A water belt slapped one of them and turned his fancy white shirt red. The trip from Brooklyn to Riverside Drive took nine hours. When the "quality people" came out of their dinner, the bearings on the car burned out. A tow truck took until 3 a.m. to arrive. Even then, the boss charged the passengers twenty-five dollars. Hendrickson wrote that he would not have blamed them if they had refused to pay anything.
Hendrickson recalled outwitting one of the three traffic cops in town. He received a ticket when his Steamer cab began to smoke on a back road in Brooklyn. The policeman ticketed him because the smoke hid the license plate numbers. In court, Hendrickson pointed out that the smoke was steam, and that "it is white and it evaporates." Case dismissed. By the arrival of Allen's taxi drivers, the New York cabby had evolved into, as one observer put it, "an efficient race." Journalist Vince Thompson noted how the cabby displayed his considerable self-respect by bowling down the street and pushing aside other vehicles. Thompson regarded the world of hacking as "loose and lawless," and recommended that aspiring young men learn to drive cabs as a lesson in how to gain life goals ruthlessly and without rules. His complaints had the ring of truth. While the city aimed to license public hacks, thousands of other unlicensed drivers roamed the streets making up their own fares. Getting a license was no problem either. A man could "come out of Sing Sing [prison]," get "two greasy letters of recommendation," and obtain a license without the least background check. Thompson concluded that the "New York cabbie was the most slovenly in the world."
Thompson's acerbic descriptions were not unique. Writers frequently compared New York's taxi men unfavorably with their presumed relatives in London and with a similar system in Paris. Though the New York and London cabbies are cousins, their development was in fact quite different. London cabbies were organized into a company, much like a guild, that allowed them to protect their trade interests and fostered independent, even middle-class sensibilities. Before getting a license, the London cabby had to study the city terrain for several years and pass a rigorous examination that displayed his "knowledge" of the city's geography. Only then was the applicant allowed to get a license and purchase an expensive hack. His New York counterpart learned by on-the-job experiences and often drove shabby, poorly designed automobiles.
Though the quality of New York cabs has improved over the years, the differences in organization and preparation remain. There were other historical differences between the London and New York cabmen. First, the introduction of fleets in antebellum New York meant that the bulk of New York hack men were employees, not owners. The lowly, underpaid status of the New York driver insured casual, transient employment. Never masters of their destinies, New York's hack men developed a different culture than London's. Though New York City government regulation of hack men derived from English and Dutch law, patterns of immigrant succession in the trade meant that New York taxi men were more international in origins.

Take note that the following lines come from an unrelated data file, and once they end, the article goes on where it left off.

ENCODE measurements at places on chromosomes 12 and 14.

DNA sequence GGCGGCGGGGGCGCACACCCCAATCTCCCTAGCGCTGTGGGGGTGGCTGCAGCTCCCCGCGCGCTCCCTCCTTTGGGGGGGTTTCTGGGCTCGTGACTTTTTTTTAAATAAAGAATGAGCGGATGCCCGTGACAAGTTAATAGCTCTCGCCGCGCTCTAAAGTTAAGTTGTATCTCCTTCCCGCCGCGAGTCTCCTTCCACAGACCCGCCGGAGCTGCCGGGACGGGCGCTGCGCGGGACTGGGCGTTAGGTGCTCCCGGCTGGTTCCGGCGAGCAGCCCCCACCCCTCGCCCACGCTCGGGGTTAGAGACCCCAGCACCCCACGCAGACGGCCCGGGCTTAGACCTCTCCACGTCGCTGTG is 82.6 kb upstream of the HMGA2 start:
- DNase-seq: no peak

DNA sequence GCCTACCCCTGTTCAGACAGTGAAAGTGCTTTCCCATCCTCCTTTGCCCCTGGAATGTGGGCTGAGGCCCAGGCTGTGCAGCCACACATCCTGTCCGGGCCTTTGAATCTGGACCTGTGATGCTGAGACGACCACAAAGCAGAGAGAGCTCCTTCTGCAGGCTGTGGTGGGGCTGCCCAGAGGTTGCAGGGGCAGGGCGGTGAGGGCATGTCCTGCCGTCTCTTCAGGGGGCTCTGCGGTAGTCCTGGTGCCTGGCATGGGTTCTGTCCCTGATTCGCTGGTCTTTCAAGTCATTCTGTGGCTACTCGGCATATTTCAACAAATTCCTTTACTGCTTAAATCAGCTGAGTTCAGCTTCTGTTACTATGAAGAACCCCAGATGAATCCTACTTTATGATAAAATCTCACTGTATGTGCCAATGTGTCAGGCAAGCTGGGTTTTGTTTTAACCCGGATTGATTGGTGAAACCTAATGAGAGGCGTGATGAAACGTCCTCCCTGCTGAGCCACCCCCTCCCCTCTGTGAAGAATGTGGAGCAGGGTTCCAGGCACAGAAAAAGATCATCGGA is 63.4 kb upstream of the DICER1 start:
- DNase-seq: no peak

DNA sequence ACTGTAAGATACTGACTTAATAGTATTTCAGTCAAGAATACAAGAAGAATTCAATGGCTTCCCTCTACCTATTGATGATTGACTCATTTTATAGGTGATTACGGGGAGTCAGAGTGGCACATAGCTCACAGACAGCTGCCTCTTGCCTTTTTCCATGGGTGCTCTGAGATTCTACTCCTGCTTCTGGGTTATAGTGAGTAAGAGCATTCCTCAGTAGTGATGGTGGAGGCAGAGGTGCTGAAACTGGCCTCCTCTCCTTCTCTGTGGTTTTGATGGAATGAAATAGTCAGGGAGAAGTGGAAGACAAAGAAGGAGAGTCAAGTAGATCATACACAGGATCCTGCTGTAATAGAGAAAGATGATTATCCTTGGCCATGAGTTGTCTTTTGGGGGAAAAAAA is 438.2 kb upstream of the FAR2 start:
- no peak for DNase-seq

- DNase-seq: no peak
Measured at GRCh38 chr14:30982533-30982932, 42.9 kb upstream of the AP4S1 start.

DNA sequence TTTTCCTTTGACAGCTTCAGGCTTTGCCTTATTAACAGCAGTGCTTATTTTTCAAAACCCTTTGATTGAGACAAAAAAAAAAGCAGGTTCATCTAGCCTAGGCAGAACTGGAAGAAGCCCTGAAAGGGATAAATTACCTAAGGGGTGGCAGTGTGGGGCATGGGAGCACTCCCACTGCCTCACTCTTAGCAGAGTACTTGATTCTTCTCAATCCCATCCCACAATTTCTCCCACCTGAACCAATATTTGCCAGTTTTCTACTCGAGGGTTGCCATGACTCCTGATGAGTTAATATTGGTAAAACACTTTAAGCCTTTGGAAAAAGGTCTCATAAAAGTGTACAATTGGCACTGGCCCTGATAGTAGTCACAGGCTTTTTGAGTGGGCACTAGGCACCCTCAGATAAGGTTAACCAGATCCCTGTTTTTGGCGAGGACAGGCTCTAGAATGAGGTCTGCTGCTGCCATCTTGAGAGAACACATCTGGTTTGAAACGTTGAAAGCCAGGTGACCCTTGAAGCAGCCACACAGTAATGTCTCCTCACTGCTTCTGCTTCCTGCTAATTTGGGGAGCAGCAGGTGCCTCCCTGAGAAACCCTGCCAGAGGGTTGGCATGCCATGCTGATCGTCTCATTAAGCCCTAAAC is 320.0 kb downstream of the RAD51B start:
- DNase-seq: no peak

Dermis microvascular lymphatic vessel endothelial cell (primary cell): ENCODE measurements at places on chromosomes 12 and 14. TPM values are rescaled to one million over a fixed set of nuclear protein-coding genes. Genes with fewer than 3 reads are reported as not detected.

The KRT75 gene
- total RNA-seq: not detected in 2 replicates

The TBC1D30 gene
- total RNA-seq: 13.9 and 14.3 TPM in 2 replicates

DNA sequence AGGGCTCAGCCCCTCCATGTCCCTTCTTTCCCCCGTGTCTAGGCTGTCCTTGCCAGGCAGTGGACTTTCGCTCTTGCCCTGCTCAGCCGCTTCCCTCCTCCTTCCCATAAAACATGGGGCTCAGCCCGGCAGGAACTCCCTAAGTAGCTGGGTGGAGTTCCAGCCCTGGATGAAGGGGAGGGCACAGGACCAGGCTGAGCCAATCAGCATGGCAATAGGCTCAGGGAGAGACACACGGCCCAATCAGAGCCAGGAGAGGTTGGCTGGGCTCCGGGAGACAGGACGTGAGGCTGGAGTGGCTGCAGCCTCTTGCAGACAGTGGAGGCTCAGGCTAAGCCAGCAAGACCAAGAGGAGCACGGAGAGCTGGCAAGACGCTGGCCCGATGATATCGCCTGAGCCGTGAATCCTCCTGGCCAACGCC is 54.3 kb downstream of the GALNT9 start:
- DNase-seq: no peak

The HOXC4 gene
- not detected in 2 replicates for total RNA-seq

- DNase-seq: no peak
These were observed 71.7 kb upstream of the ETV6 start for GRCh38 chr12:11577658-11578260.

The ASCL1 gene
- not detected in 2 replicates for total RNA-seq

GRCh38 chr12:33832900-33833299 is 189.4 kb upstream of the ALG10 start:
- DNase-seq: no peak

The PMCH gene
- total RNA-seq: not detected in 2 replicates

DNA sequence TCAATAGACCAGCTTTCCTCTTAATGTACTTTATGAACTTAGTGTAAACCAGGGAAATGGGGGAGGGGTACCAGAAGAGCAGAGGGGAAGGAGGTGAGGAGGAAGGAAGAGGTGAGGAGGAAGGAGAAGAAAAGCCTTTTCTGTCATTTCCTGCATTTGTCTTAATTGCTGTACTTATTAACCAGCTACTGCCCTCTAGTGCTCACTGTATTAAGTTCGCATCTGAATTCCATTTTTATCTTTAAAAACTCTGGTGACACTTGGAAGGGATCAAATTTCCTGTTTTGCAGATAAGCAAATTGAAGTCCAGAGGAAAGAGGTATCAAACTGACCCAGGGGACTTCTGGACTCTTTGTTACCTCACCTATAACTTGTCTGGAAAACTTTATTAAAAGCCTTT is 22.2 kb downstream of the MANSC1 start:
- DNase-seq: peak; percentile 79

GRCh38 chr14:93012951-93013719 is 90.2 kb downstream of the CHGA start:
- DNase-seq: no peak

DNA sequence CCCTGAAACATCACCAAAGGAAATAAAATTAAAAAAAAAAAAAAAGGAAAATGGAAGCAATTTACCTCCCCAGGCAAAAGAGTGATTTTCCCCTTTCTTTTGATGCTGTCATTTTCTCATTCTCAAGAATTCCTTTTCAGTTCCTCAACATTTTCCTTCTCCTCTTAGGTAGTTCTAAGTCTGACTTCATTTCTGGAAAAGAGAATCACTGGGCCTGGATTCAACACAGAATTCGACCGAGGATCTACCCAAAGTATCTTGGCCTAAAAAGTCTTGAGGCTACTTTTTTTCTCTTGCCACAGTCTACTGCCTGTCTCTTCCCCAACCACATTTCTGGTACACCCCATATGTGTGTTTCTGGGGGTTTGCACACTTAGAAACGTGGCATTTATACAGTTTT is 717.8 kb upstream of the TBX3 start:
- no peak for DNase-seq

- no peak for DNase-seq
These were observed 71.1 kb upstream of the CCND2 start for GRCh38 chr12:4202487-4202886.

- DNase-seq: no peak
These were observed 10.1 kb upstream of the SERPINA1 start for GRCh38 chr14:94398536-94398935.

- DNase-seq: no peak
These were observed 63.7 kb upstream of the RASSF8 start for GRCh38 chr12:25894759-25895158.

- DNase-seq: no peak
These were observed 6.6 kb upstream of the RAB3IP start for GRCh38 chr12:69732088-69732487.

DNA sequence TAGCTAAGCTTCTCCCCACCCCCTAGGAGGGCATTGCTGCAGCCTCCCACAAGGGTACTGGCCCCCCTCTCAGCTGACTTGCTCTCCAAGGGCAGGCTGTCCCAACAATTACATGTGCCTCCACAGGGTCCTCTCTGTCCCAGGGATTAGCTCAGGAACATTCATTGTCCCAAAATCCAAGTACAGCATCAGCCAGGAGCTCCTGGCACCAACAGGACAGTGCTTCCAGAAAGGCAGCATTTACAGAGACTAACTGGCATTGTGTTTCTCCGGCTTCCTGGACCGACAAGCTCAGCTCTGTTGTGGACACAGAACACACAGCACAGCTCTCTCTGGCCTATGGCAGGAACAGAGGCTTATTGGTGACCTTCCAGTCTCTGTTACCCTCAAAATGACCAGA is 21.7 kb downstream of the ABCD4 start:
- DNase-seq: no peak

The collision of Anglo-American law and immigrant culture made hacking one of the most visible means of becoming American. As Harry Allen's dress code for his drivers indicates, middle-class and elite New Yorkers viewed hack men as service workers. As cabs became commonplace in the 1910s, they served as readily accessible urban transport for the city's middle class. The urban bourgeoisie used cabs primarily to get from home to work or to entertainment. That mundane quality allowed class attitudes prevalent in the home to be extended easily into the interior of a cab.
Taxi men, as we will see, resented such characterizations. Yet the job allowed any newcomer to get a start in New York City. When becoming American meant acculturation, hacking took on a mythic quality as an entry-level trade by which an immigrant could work toward the success of the next generation in the American economy and society. Much later, with the shift toward racialized identity politics and the return of nativism in the late twentieth century, cabdrivers were perceived as incapable of assimilation into American life.
Excerpted from Taxi!: A Social History of the New York City Cabdriver, by Graham Russell Gao Hodges © 2007 The Johns Hopkins University Press. All rights reserved. No portion of this may be reproduced or distributed without permission of the Johns Hopkins University Press.